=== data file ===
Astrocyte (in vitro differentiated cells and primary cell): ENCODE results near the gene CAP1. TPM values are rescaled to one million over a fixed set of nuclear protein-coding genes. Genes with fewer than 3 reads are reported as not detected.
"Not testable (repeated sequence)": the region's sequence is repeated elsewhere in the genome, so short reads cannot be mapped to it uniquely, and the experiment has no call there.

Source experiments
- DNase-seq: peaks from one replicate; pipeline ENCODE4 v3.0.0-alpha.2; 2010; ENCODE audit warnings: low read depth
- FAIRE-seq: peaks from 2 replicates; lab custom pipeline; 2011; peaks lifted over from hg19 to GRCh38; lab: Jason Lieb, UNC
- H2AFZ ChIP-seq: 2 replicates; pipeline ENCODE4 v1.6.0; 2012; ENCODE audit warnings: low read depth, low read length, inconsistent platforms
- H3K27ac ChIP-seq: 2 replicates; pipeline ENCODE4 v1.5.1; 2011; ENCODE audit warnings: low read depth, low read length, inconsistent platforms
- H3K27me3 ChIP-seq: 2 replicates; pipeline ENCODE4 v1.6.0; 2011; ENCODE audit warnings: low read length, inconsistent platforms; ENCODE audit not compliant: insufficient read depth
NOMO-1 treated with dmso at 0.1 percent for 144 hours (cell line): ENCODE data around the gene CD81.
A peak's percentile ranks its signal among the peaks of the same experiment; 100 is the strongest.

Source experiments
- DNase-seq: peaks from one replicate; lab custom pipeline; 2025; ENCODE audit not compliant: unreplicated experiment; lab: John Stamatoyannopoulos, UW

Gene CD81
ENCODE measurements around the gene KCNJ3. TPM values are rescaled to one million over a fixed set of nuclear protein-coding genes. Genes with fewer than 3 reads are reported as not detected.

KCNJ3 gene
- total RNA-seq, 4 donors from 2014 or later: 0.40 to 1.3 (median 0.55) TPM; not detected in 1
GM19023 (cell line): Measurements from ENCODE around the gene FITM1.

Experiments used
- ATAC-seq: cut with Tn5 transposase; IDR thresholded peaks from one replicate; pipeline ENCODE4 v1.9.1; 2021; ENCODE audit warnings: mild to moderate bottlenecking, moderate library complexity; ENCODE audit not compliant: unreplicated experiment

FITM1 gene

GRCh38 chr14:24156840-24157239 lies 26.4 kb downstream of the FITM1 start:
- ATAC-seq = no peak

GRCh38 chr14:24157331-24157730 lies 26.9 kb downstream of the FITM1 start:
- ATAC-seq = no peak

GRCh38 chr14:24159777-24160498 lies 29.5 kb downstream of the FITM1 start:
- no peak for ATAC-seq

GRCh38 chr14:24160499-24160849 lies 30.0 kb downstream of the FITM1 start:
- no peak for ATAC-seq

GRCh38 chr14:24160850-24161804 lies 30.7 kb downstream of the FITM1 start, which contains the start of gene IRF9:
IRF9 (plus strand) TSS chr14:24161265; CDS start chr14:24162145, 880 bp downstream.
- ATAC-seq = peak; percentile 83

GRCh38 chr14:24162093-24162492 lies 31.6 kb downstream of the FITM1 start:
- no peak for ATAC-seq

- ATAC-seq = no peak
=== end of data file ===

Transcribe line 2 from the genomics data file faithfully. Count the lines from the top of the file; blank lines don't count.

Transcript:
"Not testable (repeated sequence)": the region's sequence is repeated elsewhere in the genome, so short reads cannot be mapped to it uniquely, and the experiment has no call there.